• Choose several of the best works of each artist in a given school, with the portraits of the artists if possible. Arrange each artist's work in a group.
  • By study of all the groups determine the general character of the work of the school, religious, nature, portraits, etc.
  • General points of similarity in the several groups.
  • Two or more characteristics of each artist's work as an individual, dependent upon his personal tastes and character.
  • Compare mastery of drawing.
  • Compare mastery of composition.
  • Compare mastery of light and dark.
  • Compare mastery of color.
  • Name, approximate date and chief value of the work of the school in the advancement of art.
  • Comparative position of artists as masters.
  • Value of pictures as works of art.
  • Present location of one or more originals best representing the school.
  • Personal choice of picture, with reason for choice.
    See Also:

    Overall, this was a surprisingly good week, despite the fact that we fizzled out mid-week when I came down with the flu (isn't it always something?!).

    Here's what we managed to accomplish:

    A few personal highlights:

    I discovered that you can purchase Modeling Beeswax from Etsy and promptly placed an order. Maddie enjoys working with Sculpey while I'm reading (otherwise she'd be quite fidgety!), so I thought she might enjoy trying her hand at beeswax.

    We received some especially noteworthy books this week, including The Castle Corona (which is so beautifully illustrated!), The Adventures of Marco Polo, and Outrageous Women of the Middle Ages. Also, a number of books from Crabtree Publishing's The Medieval World series, which I've been wanting for quite some time. Happily, they did not disappoint! I found a free teacher's guide here.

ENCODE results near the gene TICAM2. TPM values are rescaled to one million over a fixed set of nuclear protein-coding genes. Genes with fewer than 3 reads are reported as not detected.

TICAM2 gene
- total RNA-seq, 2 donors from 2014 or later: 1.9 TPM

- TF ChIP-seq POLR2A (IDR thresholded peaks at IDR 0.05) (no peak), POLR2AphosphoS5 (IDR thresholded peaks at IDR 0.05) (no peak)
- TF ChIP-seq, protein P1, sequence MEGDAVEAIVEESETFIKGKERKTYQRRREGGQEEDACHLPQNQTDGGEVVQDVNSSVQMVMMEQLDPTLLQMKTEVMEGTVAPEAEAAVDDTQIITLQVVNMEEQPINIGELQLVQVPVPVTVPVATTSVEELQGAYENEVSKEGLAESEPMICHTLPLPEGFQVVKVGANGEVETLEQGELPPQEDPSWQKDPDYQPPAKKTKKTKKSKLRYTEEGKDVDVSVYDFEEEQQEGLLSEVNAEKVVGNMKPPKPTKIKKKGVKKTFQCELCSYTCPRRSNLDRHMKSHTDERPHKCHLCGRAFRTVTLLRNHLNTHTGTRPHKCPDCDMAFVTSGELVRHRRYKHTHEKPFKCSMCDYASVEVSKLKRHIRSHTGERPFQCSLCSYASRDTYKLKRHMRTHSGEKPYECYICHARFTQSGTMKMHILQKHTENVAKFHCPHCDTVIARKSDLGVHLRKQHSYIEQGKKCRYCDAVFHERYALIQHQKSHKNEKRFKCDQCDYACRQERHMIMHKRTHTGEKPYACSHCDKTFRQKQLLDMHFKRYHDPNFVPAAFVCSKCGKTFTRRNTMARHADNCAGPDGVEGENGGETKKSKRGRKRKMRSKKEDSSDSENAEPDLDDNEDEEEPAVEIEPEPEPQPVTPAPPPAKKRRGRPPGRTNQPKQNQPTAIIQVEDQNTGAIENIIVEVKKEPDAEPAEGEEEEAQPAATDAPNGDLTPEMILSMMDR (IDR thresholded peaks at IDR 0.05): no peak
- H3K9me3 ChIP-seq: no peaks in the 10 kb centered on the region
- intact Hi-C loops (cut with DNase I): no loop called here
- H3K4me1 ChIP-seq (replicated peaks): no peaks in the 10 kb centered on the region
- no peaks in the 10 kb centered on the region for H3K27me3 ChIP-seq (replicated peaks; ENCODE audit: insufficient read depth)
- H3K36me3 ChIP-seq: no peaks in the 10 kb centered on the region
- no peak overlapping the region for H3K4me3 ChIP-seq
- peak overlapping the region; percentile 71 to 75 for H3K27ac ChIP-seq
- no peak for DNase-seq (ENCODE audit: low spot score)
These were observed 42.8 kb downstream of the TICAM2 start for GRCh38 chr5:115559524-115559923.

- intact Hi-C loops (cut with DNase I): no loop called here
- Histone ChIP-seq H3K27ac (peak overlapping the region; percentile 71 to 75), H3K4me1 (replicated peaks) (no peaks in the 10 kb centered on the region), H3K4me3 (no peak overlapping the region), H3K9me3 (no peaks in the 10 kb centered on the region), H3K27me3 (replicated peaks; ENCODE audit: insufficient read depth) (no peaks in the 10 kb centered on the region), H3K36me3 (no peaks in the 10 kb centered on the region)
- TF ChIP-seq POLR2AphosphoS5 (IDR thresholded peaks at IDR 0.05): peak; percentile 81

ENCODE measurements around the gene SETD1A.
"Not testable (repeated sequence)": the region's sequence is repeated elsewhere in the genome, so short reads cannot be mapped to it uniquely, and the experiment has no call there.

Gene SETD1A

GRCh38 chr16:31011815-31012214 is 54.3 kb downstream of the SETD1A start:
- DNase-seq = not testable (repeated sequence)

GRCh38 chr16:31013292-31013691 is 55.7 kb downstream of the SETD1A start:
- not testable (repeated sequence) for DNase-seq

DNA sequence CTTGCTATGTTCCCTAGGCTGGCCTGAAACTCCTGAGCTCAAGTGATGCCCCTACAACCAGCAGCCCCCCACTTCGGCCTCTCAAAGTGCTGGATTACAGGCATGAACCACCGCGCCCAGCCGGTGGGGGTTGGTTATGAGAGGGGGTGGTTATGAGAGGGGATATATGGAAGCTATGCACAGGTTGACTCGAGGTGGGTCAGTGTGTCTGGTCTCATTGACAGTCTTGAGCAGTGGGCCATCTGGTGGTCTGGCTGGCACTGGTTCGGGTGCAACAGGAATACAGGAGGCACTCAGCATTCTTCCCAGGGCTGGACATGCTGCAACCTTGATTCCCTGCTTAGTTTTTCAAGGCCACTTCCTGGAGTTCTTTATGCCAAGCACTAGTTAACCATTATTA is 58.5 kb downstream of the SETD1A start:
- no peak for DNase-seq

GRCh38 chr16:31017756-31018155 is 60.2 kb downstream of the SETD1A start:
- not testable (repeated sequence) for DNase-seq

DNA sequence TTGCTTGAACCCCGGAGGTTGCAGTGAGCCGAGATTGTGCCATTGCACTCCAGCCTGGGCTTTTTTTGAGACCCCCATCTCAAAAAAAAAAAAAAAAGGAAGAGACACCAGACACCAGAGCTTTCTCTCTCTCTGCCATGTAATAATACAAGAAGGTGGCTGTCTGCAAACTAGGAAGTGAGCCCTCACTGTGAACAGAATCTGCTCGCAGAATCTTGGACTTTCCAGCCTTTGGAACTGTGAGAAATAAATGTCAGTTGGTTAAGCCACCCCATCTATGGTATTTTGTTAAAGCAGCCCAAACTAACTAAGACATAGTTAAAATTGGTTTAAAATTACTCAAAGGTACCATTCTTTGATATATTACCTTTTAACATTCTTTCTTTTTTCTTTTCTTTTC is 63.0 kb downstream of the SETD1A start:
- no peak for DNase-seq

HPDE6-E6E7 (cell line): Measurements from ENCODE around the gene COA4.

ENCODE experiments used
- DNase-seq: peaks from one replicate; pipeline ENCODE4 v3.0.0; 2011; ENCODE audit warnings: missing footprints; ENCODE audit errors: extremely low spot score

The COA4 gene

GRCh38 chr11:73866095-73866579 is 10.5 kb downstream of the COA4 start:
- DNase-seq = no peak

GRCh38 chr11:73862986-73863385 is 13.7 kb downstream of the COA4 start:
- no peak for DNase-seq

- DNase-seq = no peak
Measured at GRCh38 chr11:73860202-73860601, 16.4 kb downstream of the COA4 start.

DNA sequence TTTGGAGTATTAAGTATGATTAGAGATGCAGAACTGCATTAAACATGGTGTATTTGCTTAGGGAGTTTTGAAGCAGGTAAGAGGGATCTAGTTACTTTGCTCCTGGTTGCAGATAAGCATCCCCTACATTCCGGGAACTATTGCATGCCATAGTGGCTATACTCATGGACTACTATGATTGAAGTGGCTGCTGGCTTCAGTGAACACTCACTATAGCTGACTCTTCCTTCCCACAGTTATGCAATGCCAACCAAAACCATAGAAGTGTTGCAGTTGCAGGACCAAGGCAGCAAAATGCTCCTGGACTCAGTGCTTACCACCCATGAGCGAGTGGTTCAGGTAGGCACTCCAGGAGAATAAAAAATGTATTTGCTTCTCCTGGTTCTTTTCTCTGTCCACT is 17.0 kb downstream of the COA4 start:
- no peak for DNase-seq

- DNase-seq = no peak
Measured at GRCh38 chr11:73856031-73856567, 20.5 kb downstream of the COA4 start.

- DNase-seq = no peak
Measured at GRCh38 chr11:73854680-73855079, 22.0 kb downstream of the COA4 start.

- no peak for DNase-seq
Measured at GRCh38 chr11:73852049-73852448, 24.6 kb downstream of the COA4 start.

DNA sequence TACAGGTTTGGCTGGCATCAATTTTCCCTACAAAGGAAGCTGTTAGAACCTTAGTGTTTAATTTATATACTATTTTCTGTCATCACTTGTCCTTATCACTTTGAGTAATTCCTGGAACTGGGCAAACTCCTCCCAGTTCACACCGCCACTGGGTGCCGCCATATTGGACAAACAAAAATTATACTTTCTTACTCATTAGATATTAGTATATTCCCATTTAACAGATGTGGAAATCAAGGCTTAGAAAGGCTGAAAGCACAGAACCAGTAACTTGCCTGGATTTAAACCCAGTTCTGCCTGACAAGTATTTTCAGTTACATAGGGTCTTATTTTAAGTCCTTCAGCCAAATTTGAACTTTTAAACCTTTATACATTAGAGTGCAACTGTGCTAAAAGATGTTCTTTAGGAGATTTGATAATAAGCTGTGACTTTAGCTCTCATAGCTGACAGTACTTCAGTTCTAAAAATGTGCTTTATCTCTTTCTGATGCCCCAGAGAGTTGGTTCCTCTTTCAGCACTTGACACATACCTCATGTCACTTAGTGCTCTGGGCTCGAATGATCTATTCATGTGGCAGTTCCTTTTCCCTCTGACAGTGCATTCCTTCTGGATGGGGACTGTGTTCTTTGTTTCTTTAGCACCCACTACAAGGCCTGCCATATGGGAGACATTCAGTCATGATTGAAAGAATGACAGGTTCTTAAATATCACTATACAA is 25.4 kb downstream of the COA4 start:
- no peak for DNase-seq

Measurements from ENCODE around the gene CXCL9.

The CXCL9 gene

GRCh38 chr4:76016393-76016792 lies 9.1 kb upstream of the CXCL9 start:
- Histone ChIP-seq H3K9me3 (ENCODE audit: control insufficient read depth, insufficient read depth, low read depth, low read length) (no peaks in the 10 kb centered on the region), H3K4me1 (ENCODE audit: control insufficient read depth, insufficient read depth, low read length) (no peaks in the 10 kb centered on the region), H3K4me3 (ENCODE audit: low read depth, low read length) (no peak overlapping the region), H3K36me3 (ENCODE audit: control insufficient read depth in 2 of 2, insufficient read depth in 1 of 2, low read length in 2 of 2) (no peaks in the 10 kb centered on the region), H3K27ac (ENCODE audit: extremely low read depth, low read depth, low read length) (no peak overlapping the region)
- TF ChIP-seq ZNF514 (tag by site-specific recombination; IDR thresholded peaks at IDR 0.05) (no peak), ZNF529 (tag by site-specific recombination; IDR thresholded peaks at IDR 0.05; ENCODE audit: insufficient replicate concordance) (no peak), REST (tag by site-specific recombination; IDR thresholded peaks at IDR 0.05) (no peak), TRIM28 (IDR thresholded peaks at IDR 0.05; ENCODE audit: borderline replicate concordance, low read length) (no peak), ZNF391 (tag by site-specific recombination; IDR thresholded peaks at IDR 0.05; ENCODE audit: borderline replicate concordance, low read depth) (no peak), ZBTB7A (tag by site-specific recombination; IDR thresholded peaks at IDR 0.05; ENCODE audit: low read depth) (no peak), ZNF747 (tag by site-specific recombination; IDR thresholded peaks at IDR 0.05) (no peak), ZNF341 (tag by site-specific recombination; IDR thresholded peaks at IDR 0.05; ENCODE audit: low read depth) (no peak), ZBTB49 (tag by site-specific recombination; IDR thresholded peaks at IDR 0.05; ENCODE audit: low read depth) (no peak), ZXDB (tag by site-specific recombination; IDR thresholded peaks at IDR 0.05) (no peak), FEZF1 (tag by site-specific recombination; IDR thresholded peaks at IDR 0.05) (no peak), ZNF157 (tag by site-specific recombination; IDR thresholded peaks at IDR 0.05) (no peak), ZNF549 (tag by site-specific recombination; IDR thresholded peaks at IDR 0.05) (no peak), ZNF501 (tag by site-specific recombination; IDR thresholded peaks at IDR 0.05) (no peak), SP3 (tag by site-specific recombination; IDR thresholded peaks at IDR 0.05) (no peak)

After praying for, ahem, wisdom in handling my personal finances, I was startled to receive an order the following day for *four* copies of Dave Ramsey's The Total Money Makeover: A Proven Plan for Financial Fitness. Barnes & Noble accidentally sent the books instead of the Winston Churchill text I'd ordered for Dominic. Ah, the irony!

    The absolute highlight of my week was, of course, my Google Books discovery. Since then, I've been searching out [public domain] books that might be useful for our studies this year (so much so that, much to my embarrassment, I was temporarily blocked from Google Books last night!). In doing so, I discovered the delightful Books for Children by Emma Gibbons, a slender volume with helpful book lists for the study of History, Literature, Nature, etc. Many of the titles mentioned will be familiar, but there are some real gems yet to be discovered! After perusing dozens of book lists, I think I've found some really excellent selections.

    I haven't had much time (or energy) this past week to pursue my own education. I did, however, manage to finish The Autobiography of Henry VIII and resume The Book of Margery Kempe (which I find disturbing and yet strangely fascinating).